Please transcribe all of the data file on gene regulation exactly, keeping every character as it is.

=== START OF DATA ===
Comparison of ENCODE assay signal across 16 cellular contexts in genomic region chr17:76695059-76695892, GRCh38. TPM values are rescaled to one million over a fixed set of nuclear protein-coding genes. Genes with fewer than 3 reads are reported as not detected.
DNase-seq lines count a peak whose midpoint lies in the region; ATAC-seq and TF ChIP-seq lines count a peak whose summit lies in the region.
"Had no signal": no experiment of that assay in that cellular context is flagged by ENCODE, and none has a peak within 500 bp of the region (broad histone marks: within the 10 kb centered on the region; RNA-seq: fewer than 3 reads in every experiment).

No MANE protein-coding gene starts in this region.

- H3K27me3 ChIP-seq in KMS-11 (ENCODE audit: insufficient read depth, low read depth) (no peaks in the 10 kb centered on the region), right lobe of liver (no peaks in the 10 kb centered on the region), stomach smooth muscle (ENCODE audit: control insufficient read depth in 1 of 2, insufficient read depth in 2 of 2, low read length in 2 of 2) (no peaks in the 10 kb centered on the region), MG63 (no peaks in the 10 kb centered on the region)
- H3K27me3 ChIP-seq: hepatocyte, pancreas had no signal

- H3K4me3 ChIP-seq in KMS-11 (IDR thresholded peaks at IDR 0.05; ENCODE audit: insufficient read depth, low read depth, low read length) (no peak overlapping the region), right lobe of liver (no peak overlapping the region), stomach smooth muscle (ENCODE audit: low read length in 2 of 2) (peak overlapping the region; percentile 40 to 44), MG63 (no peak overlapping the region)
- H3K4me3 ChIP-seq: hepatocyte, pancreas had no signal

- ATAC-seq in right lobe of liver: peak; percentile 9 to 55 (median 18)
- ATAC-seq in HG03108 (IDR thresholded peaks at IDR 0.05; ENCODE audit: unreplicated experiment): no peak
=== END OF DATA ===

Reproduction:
Comparison of ENCODE assay signal across 16 cellular contexts in genomic region chr17:76695059-76695892, GRCh38. TPM values are rescaled to one million over a fixed set of nuclear protein-coding genes. Genes with fewer than 3 reads are reported as not detected.
DNase-seq lines count a peak whose midpoint lies in the region; ATAC-seq and TF ChIP-seq lines count a peak whose summit lies in the region.
"Had no signal": no experiment of that assay in that cellular context is flagged by ENCODE, and none has a peak within 500 bp of the region (broad histone marks: within the 10 kb centered on the region; RNA-seq: fewer than 3 reads in every experiment).

No MANE protein-coding gene starts in this region.

- H3K27me3 ChIP-seq in KMS-11 (ENCODE audit: insufficient read depth, low read depth) (no peaks in the 10 kb centered on the region), right lobe of liver (no peaks in the 10 kb centered on the region), stomach smooth muscle (ENCODE audit: control insufficient read depth in 1 of 2, insufficient read depth in 2 of 2, low read length in 2 of 2) (no peaks in the 10 kb centered on the region), MG63 (no peaks in the 10 kb centered on the region)
- H3K27me3 ChIP-seq: hepatocyte, pancreas had no signal

- H3K4me3 ChIP-seq in KMS-11 (IDR thresholded peaks at IDR 0.05; ENCODE audit: insufficient read depth, low read depth, low read length) (no peak overlapping the region), right lobe of liver (no peak overlapping the region), stomach smooth muscle (ENCODE audit: low read length in 2 of 2) (peak overlapping the region; percentile 40 to 44), MG63 (no peak overlapping the region)
- H3K4me3 ChIP-seq: hepatocyte, pancreas had no signal

- ATAC-seq in right lobe of liver: peak; percentile 9 to 55 (median 18)
- ATAC-seq in HG03108 (IDR thresholded peaks at IDR 0.05; ENCODE audit: unreplicated experiment): no peak